StartUp Founders: Paying Customers Does Not Mean Product-Market Fit
Achieving product-market fit is critical for startups, but many founders make the mistake of assuming that having paying customers is enough. In reality, it's just the beginning of the journey.
I’ve seen many first-time founders make the same mistake: assuming that having paying customers means they have achieved product-market fit. While it is certainly a leading indicator, it is not the only factor. The key to knowing you have market fit is seeing your sales compounding and accelerating at a velocity that proves your product delivers value. This means that your customers need your product, not just want it.
As a founder, it’s critical to focus on achieving value for your customers. Are you delivering the results they need? What else do you need to iterate on, add, or think about? The answers to these questions will help you create a product that people can’t live without.
Take, for example, the story of Uber. In the early days, the company had paying customers, but it wasn’t until they focused on delivering a better experience for their riders and drivers that they achieved product-market fit. This led to their sales compounding and accelerating, which is what truly proved they had market fit.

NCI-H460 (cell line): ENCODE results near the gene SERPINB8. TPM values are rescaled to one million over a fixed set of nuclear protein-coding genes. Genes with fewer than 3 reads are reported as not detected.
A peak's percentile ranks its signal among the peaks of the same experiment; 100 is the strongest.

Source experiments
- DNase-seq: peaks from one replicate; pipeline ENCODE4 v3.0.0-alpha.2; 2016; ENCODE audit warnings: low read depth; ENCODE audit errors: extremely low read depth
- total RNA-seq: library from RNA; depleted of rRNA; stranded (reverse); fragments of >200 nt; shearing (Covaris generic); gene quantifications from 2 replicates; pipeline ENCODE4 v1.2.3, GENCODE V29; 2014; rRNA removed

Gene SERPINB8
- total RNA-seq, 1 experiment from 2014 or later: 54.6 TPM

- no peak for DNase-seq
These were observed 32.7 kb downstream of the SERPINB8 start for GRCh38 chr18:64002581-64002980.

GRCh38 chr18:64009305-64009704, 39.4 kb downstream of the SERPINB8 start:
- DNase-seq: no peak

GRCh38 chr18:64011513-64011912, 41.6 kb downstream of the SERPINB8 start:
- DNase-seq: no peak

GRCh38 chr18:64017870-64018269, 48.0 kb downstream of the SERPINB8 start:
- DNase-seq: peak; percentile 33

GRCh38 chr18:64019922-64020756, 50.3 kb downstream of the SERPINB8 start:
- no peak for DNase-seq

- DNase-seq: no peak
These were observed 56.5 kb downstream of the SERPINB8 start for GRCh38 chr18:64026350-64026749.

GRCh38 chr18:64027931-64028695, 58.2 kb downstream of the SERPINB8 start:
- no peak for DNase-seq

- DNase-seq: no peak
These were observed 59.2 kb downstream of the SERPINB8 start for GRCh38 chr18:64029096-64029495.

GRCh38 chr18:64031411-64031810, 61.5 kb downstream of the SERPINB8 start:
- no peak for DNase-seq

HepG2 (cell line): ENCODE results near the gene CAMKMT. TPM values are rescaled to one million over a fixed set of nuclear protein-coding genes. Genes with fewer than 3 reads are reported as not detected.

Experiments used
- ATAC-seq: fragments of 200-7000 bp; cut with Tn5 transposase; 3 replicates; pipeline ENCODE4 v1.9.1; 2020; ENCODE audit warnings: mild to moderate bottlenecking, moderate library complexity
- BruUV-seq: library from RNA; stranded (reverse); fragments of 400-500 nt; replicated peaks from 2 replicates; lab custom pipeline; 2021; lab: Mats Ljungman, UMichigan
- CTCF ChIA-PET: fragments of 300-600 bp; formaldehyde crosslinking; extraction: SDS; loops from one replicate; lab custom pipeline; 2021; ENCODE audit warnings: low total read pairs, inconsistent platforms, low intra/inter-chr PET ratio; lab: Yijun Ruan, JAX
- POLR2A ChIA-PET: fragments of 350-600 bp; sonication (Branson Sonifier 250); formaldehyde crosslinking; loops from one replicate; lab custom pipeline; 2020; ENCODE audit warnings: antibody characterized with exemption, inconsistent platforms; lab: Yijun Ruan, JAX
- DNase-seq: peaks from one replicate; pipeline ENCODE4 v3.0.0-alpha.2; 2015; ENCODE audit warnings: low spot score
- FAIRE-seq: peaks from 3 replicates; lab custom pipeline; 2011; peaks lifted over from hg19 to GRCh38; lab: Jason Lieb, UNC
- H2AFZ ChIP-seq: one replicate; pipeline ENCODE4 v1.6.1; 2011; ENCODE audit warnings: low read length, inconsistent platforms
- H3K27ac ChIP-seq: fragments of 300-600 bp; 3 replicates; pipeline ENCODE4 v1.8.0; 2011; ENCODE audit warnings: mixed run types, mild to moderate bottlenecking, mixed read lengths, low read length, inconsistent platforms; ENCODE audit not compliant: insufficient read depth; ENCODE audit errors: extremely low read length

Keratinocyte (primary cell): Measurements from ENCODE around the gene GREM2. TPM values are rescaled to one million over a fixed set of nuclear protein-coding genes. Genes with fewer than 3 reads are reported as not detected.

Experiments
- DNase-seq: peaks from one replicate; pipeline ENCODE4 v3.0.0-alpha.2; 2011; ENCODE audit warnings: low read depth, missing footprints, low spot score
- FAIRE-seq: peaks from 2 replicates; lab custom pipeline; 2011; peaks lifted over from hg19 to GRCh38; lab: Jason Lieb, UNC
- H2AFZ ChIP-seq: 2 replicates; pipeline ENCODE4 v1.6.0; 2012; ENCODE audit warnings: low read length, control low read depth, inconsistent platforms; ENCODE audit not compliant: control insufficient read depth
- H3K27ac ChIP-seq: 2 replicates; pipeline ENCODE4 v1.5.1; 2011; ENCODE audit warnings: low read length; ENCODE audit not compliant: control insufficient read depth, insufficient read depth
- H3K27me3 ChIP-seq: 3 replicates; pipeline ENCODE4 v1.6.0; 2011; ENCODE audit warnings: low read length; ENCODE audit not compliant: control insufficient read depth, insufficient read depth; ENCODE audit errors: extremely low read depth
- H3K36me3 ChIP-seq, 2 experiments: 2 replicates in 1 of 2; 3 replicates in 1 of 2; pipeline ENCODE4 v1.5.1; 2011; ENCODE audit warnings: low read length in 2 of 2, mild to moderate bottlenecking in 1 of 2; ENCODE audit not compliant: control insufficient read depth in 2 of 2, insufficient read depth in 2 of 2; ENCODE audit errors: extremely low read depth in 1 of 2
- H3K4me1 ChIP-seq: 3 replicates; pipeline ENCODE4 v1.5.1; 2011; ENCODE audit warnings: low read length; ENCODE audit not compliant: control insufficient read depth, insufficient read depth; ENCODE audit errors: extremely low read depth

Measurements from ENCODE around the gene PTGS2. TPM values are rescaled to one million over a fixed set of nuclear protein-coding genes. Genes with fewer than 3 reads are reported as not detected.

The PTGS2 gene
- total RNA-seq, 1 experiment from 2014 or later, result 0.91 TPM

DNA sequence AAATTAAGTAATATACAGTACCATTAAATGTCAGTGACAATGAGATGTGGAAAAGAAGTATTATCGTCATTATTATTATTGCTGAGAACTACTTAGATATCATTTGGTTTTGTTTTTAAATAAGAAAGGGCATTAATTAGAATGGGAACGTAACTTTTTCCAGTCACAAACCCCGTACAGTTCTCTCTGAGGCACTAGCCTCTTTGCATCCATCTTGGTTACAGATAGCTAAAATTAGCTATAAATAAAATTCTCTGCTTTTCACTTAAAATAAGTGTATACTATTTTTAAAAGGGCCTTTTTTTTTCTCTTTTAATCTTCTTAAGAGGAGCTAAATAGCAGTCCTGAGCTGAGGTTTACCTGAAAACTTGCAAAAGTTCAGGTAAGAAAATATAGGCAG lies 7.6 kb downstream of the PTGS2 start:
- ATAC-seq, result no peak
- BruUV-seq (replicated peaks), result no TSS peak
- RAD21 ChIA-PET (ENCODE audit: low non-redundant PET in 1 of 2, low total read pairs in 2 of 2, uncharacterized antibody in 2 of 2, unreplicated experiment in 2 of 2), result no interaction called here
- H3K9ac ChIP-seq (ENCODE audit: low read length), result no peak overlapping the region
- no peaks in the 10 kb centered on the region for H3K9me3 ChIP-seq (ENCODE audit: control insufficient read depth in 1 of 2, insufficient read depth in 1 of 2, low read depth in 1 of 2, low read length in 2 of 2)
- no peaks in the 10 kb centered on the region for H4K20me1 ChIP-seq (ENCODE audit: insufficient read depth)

Another factor to consider is churn. If your paying customers are leaving after just a few uses, it’s a sign that your product is not delivering enough value. As Sam Altman, the former president of Y Combinator, once said: “If you can’t retain customers, it doesn’t matter how many you have.”
So, while having paying customers is certainly a step in the right direction, it’s not the only factor to consider when determining if you have achieved product-market fit. As a founder, you need to focus on creating a product that delivers value and keeps customers coming back for more. Only then will you truly know that you have market fit.